What about the rest of California?
How would a downturn affect all of California’s public employee pension systems, the agencies they serve, and the taxpayers who fund them? In a CPC analysis published in 2018, “How to Assess Impact of a Market Correction on Pension Payments,” the following excerpt provides an estimate:
“If there is a 15% drop in pension fund assets, and the new projected earnings percentage is lowered from 7.0% to 6.0%, the normal contribution will increase by $2.6 billion per year, and the unfunded contribution will increase by $19.9 billion. Total annual pension contributions will increase from the currently estimated $31.0 billion to $68.5 billion.”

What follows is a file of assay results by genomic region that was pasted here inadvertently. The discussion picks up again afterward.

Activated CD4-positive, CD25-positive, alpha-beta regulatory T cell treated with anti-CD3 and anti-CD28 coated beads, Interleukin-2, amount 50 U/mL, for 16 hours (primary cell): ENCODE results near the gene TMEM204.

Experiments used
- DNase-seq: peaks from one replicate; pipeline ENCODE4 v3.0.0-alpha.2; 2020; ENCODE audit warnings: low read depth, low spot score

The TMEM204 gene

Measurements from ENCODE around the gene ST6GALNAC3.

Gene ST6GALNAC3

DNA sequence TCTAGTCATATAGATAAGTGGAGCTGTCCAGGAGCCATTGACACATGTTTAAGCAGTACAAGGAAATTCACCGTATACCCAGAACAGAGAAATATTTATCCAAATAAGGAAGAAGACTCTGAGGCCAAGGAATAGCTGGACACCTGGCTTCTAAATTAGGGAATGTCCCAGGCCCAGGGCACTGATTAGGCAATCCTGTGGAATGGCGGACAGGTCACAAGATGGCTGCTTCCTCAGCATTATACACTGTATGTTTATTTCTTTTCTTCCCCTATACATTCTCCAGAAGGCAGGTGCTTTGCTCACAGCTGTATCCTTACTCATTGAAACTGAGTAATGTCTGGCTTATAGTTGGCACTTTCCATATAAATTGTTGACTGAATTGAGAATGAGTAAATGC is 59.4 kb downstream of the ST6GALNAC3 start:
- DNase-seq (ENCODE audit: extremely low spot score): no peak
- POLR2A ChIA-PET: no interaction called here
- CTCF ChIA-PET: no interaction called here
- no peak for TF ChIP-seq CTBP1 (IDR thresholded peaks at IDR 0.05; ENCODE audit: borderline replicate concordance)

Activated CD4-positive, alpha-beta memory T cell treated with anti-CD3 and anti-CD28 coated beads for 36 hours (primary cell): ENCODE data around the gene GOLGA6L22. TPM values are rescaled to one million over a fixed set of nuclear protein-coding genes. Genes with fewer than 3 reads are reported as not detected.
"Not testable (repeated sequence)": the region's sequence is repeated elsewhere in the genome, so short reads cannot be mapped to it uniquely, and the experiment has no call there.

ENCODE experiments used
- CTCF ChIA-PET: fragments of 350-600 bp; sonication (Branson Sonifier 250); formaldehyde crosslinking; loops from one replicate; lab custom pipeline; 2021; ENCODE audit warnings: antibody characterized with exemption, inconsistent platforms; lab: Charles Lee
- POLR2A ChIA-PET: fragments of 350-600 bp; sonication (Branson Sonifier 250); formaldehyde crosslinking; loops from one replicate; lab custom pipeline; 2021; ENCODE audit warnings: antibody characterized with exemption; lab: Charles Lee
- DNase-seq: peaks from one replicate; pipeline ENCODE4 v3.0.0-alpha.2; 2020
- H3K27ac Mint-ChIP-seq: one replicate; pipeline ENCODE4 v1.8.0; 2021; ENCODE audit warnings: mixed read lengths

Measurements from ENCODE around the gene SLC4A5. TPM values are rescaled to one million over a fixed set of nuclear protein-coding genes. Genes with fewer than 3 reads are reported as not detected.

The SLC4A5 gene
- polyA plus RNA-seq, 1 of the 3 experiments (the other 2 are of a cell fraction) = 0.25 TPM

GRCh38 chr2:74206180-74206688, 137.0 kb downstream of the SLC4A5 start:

That’s a lot of billions. And as already noted, a 15% drop in the value of invested assets and a reduction in the estimated average annual rate-of-return from 7.0% to 6.0% is by no means a worst case scenario.
To-date, meaningful pension reform has been thwarted by powerful special interests, most notably pension systems and public sector unions, but also many financial sector firms who profit from the status quo. Ongoing court challenges, along with growing public pressure on local elected officials, may eventually offer relief. For these reasons, raising taxes and cutting services in order to fund pensions may eventually become a false choice.
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CalPERS Annual Valuation Reports – main search page
CalPERS Annual Valuation Report – San Marino, Miscellaneous Employees